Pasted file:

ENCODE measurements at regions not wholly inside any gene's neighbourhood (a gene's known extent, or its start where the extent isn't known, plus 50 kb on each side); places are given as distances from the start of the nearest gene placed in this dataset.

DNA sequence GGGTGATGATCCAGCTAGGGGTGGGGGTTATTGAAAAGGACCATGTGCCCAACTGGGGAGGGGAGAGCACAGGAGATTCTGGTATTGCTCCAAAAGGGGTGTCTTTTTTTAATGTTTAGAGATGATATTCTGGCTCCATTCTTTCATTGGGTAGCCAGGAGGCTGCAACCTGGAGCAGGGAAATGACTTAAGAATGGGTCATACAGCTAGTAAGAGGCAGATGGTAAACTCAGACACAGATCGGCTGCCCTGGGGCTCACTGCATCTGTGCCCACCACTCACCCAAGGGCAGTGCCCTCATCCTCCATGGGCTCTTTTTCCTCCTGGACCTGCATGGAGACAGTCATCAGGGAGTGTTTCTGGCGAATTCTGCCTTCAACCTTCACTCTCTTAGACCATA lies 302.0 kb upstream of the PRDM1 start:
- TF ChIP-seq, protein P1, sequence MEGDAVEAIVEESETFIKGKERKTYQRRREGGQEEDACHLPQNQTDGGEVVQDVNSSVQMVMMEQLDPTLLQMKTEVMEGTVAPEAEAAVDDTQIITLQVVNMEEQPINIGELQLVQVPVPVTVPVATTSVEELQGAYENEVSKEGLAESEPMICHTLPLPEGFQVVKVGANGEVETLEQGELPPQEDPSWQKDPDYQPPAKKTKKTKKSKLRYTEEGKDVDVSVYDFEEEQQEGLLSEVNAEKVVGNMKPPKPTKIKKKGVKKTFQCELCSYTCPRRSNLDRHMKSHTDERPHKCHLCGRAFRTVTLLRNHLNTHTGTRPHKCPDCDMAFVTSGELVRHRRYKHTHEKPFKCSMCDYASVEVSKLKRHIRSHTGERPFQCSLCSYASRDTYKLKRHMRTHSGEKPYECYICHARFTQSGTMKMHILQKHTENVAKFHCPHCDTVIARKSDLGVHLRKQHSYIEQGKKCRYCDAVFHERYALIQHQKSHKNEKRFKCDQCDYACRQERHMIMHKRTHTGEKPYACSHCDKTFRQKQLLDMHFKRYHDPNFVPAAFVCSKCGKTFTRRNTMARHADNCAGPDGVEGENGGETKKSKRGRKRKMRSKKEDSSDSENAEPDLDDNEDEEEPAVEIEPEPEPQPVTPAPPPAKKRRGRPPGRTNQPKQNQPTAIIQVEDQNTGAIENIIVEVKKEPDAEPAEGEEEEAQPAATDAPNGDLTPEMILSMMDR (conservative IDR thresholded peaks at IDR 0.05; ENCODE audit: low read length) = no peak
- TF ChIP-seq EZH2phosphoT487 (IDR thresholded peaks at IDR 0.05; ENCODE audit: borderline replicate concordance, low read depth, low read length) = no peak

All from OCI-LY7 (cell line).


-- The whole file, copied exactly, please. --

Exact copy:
ENCODE measurements at regions not wholly inside any gene's neighbourhood (a gene's known extent, or its start where the extent isn't known, plus 50 kb on each side); places are given as distances from the start of the nearest gene placed in this dataset.

DNA sequence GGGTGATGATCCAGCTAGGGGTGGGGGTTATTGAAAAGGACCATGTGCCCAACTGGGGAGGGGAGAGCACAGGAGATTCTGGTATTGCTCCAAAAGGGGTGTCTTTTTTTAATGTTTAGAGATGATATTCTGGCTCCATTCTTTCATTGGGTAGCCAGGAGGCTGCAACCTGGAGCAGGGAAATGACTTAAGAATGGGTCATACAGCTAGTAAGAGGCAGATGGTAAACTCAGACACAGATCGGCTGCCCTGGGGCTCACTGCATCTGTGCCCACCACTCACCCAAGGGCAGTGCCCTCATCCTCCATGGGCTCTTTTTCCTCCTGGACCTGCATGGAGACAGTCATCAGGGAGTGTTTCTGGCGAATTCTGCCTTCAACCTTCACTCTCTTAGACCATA lies 302.0 kb upstream of the PRDM1 start:
- TF ChIP-seq, protein P1, sequence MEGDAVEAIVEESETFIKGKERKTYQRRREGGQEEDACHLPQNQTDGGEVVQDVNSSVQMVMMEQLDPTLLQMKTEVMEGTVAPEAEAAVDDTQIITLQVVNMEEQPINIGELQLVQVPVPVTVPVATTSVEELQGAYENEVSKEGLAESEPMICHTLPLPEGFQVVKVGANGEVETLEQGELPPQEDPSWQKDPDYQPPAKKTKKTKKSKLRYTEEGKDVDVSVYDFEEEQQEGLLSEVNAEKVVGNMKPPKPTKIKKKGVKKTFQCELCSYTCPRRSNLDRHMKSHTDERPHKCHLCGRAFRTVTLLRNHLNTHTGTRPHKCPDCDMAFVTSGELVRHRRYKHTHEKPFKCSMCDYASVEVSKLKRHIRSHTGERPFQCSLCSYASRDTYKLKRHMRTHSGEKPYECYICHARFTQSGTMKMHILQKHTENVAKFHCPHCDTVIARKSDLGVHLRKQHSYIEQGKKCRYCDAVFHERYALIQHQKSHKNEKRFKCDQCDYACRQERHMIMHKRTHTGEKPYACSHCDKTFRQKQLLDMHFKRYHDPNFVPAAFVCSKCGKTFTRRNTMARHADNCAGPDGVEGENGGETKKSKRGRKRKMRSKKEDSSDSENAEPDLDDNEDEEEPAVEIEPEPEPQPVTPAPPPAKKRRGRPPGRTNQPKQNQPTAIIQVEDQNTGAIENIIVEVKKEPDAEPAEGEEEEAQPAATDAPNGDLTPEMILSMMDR (conservative IDR thresholded peaks at IDR 0.05; ENCODE audit: low read length) = no peak
- TF ChIP-seq EZH2phosphoT487 (IDR thresholded peaks at IDR 0.05; ENCODE audit: borderline replicate concordance, low read depth, low read length) = no peak

All from OCI-LY7 (cell line).